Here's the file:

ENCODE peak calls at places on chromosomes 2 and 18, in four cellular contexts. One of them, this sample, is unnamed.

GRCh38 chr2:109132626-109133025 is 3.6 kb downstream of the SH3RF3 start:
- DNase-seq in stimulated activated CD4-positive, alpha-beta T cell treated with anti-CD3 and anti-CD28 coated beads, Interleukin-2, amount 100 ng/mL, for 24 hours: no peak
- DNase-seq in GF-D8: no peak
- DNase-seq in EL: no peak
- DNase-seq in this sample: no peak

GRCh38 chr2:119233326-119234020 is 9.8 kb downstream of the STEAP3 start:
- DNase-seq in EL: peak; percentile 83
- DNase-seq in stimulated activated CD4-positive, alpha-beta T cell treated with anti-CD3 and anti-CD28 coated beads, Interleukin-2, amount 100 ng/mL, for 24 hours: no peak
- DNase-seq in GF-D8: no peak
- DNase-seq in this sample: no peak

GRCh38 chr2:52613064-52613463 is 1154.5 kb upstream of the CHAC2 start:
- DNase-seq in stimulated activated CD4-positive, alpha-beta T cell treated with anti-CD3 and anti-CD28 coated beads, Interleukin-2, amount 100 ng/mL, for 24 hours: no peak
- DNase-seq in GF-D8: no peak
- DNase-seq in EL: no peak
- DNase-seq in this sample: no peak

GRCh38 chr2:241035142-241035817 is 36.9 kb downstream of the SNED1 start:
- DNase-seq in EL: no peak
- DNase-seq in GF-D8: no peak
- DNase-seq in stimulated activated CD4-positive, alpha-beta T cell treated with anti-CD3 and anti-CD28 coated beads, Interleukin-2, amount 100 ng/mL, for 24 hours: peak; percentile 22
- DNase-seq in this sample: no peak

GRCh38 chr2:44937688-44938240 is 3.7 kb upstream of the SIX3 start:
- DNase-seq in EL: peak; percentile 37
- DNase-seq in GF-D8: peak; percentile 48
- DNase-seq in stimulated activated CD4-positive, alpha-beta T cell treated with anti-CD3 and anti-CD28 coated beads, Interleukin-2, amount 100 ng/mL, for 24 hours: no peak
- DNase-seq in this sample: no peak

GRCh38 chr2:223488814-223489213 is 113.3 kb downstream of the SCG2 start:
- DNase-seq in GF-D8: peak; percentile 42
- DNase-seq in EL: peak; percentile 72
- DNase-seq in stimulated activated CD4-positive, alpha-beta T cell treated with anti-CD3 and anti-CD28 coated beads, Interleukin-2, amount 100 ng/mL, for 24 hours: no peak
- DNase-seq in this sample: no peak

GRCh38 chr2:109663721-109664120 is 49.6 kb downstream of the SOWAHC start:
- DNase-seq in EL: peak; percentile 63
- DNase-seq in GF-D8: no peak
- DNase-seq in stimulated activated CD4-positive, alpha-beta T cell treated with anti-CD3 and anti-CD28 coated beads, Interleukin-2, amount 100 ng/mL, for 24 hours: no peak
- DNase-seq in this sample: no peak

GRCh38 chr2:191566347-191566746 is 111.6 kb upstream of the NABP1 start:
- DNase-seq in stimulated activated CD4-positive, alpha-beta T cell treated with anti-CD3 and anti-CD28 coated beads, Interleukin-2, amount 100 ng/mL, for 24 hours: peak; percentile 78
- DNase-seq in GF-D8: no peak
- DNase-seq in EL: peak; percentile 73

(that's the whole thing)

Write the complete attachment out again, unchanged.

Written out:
ENCODE peak calls at places on chromosomes 2 and 18, in four cellular contexts. One of them, this sample, is unnamed.

GRCh38 chr2:109132626-109133025 is 3.6 kb downstream of the SH3RF3 start:
- DNase-seq in stimulated activated CD4-positive, alpha-beta T cell treated with anti-CD3 and anti-CD28 coated beads, Interleukin-2, amount 100 ng/mL, for 24 hours: no peak
- DNase-seq in GF-D8: no peak
- DNase-seq in EL: no peak
- DNase-seq in this sample: no peak

GRCh38 chr2:119233326-119234020 is 9.8 kb downstream of the STEAP3 start:
- DNase-seq in EL: peak; percentile 83
- DNase-seq in stimulated activated CD4-positive, alpha-beta T cell treated with anti-CD3 and anti-CD28 coated beads, Interleukin-2, amount 100 ng/mL, for 24 hours: no peak
- DNase-seq in GF-D8: no peak
- DNase-seq in this sample: no peak

GRCh38 chr2:52613064-52613463 is 1154.5 kb upstream of the CHAC2 start:
- DNase-seq in stimulated activated CD4-positive, alpha-beta T cell treated with anti-CD3 and anti-CD28 coated beads, Interleukin-2, amount 100 ng/mL, for 24 hours: no peak
- DNase-seq in GF-D8: no peak
- DNase-seq in EL: no peak
- DNase-seq in this sample: no peak

GRCh38 chr2:241035142-241035817 is 36.9 kb downstream of the SNED1 start:
- DNase-seq in EL: no peak
- DNase-seq in GF-D8: no peak
- DNase-seq in stimulated activated CD4-positive, alpha-beta T cell treated with anti-CD3 and anti-CD28 coated beads, Interleukin-2, amount 100 ng/mL, for 24 hours: peak; percentile 22
- DNase-seq in this sample: no peak

GRCh38 chr2:44937688-44938240 is 3.7 kb upstream of the SIX3 start:
- DNase-seq in EL: peak; percentile 37
- DNase-seq in GF-D8: peak; percentile 48
- DNase-seq in stimulated activated CD4-positive, alpha-beta T cell treated with anti-CD3 and anti-CD28 coated beads, Interleukin-2, amount 100 ng/mL, for 24 hours: no peak
- DNase-seq in this sample: no peak

GRCh38 chr2:223488814-223489213 is 113.3 kb downstream of the SCG2 start:
- DNase-seq in GF-D8: peak; percentile 42
- DNase-seq in EL: peak; percentile 72
- DNase-seq in stimulated activated CD4-positive, alpha-beta T cell treated with anti-CD3 and anti-CD28 coated beads, Interleukin-2, amount 100 ng/mL, for 24 hours: no peak
- DNase-seq in this sample: no peak

GRCh38 chr2:109663721-109664120 is 49.6 kb downstream of the SOWAHC start:
- DNase-seq in EL: peak; percentile 63
- DNase-seq in GF-D8: no peak
- DNase-seq in stimulated activated CD4-positive, alpha-beta T cell treated with anti-CD3 and anti-CD28 coated beads, Interleukin-2, amount 100 ng/mL, for 24 hours: no peak
- DNase-seq in this sample: no peak

GRCh38 chr2:191566347-191566746 is 111.6 kb upstream of the NABP1 start:
- DNase-seq in stimulated activated CD4-positive, alpha-beta T cell treated with anti-CD3 and anti-CD28 coated beads, Interleukin-2, amount 100 ng/mL, for 24 hours: peak; percentile 78
- DNase-seq in GF-D8: no peak
- DNase-seq in EL: peak; percentile 73